The post I wrote on the Google Translation Center has been the most-visited page on this blog over the past month. Clearly, Google has struck a nerve in the translation industry — and its service is not even live yet.

The Translation Automation User Society does not appear to be as welcoming as I am of the Google Translation Center. A new essay on its site says:

Private companies will always seek world domination and customer lock-in. As a professional in the translation industry, the Google Translation Centre may help you on the short-term, but you only help Google long-term and you don’t help the world at all. Ultimately we pay the price for putting all translated words and sentences in the possession of a single company.

There is a distinct “evil empire” tone to this essay, which is understandable to a point. Google appears to be entering that evil empire stage of its development. Though I still use the search engine.

And the last I checked, Google’s “terms and services” page for the Translation Center had been taken down. So I can’t really say what Google’s policy will be regarding the translation memory (TM) that it may or may not leverage from this Center.

But it is no coincidence that TAUS is planning to develop a massive database of TMs of its own. I’m sure it wants readers to come away thinking that TAUS is going to be far more open with its TMs than Google will be.

TAUS says that its TM database will be free to the world for the looking up of translations of terms and phrases. But you’ll have to be a member to actually have access to the database (on a reciprocal basis) and membership is not free. I’m confident that this database will be of the highest quality as TAUS has some impressive corporate members, such as Intel, Microsoft, and Oracle (Google does not appear to be a member).

Personally, I’m glad to see both services emerging — as well as services from Asia Online and Language Weaver (which is now offering a Web-based SaaS translation service). We are entering uncharted waters and it’s important to have a mix of large and small players, as well as a nonprofit, to keep everyone on their toes.

Is there a risk to the world if Google owns the world’s largest TM (which it might have already accomplished)?


TAUS raises important questions. The answers have yet to emerge.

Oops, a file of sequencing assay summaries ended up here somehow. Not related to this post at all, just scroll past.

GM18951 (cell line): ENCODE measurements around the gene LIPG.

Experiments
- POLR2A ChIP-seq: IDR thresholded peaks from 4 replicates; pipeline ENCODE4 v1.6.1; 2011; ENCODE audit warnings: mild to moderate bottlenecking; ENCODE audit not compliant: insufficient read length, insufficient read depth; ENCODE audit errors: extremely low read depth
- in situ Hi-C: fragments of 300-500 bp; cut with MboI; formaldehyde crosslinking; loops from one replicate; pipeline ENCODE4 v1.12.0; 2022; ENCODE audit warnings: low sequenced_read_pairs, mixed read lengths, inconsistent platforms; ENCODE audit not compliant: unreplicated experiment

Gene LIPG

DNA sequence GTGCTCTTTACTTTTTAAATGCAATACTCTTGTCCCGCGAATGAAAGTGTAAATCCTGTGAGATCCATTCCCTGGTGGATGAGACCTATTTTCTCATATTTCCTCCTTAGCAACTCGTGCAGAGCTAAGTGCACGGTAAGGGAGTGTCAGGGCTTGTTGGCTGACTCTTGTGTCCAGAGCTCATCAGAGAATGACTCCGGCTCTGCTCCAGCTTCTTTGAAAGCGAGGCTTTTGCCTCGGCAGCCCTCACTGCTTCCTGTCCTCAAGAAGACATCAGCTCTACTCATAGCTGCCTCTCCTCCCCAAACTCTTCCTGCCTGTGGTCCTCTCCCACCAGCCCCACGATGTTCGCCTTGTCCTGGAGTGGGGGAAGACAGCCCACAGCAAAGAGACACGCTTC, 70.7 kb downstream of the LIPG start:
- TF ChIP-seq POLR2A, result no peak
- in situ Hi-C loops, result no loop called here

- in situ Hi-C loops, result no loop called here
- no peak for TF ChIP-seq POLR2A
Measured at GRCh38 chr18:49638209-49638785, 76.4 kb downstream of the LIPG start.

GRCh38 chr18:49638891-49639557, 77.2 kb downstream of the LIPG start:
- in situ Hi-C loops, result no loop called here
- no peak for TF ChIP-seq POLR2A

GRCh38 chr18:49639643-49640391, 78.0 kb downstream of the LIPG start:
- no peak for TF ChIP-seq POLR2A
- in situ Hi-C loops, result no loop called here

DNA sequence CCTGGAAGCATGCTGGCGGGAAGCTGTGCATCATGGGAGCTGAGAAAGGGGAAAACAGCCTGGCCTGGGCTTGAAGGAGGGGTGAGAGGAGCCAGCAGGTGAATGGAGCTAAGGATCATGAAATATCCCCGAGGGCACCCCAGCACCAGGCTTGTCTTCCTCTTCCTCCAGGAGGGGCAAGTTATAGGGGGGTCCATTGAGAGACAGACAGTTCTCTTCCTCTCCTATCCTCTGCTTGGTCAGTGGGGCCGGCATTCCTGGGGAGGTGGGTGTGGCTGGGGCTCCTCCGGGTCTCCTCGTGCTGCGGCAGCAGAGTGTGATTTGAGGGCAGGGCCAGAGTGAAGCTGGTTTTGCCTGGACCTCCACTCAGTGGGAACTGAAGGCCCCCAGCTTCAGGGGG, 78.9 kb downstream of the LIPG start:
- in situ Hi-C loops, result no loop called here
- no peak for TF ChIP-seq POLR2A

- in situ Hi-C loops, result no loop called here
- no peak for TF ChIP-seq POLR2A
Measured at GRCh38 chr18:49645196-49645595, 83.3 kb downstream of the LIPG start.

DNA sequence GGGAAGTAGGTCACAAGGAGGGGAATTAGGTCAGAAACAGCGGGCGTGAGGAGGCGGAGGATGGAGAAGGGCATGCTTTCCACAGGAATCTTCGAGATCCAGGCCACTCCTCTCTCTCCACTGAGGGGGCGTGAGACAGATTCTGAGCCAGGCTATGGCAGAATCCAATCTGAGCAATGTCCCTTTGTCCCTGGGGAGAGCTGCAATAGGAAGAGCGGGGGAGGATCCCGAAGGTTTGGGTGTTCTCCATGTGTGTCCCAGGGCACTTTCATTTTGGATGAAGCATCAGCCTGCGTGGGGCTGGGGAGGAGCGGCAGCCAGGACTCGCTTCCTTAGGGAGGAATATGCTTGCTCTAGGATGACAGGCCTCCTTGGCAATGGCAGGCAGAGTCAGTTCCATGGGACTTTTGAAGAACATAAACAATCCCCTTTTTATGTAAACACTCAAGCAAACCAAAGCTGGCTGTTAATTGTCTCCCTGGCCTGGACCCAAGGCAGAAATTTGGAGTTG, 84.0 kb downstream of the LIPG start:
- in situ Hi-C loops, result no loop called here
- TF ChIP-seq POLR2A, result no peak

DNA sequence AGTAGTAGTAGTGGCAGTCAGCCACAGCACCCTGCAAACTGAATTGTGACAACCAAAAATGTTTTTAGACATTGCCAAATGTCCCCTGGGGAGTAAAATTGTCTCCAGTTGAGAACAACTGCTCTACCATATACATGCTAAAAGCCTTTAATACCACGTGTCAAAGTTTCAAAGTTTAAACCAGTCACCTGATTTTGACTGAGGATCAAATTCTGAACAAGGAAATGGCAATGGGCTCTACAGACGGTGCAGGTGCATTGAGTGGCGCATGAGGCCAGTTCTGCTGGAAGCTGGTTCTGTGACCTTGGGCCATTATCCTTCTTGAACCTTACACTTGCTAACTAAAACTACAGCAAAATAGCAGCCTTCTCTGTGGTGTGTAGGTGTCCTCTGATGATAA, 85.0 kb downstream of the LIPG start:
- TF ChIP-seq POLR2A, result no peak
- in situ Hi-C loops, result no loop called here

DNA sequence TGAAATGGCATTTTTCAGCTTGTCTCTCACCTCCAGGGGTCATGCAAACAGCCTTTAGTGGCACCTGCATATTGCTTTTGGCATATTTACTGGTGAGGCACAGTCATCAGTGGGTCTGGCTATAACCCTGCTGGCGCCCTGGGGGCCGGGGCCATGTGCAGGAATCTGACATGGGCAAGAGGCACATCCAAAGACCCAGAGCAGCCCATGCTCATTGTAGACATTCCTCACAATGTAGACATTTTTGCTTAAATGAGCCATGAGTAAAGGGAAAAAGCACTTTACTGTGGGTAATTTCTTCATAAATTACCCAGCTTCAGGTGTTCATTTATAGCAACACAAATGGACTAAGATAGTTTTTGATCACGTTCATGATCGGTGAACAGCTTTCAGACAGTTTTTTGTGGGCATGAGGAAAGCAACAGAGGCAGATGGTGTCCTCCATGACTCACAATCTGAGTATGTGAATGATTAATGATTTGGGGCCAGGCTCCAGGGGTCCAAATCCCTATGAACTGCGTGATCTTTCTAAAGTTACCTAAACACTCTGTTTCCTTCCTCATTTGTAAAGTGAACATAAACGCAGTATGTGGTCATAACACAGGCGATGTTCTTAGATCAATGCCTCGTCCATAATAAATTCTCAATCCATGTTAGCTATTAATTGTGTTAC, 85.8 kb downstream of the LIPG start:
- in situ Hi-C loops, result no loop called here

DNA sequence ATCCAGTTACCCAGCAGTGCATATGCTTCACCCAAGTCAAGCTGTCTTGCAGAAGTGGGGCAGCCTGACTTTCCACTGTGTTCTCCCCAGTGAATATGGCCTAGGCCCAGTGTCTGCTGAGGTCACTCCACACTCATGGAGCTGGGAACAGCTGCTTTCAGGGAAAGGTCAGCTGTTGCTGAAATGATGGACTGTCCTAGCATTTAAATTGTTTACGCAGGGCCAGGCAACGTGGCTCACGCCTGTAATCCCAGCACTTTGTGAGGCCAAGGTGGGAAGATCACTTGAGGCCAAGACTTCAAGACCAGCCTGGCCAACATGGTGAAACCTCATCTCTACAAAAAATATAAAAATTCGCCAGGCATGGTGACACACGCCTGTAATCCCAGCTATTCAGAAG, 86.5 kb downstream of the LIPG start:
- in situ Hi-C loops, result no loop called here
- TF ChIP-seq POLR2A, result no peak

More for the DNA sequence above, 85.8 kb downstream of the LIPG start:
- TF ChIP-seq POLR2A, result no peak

Watch out ProZ, here comes Google Translation Center

Within the translation industry, ProZ is widely known as the leading public network of freelance translators and buyers of translation services.

But here comes Google…

According to Blogoscoped, Google is about to launch the Google Translation Center.

This is an exciting development, though I don’t expect everyone to suddenly ditch ProZ for Google. Why? Because much of the appeal of ProZ is the community, which Google does not appear to be trying to support. Still, freelancers will certainly want to investigate this potential new resource.

I’ve called out ProZ as one company under threat from Google Translation Center. But EVERY translation agency needs to keep a close eye on this service. It could be a threat. It could also end up being something translation agencies use themselves — instead of paid platforms from SDL. Naturally, for this to happen this new platform has a lot of evolving to do. Still, I can’t help but wonder.

There is no mention of whether or not Google will support machine translation and/or translation memory. I’m assuming they will.

I have LOTS of questions and this service isn’t even live yet. So we shall see what happens. But this is big news, no question.

I wrote awhile back, that the translation industry as we know it is over. The technologists have taken over and they’re bringing brute force computing and massive networks to the table to reduce costs and increase time to market. This is just another sign of this macro trend.

What do you think? Is Google going to disrupt the translation industry or is this new platform going to fall flat?

(Thx Chris for the heads up!)

Update: I just read an insightful article on this Google’s service at GigaOm…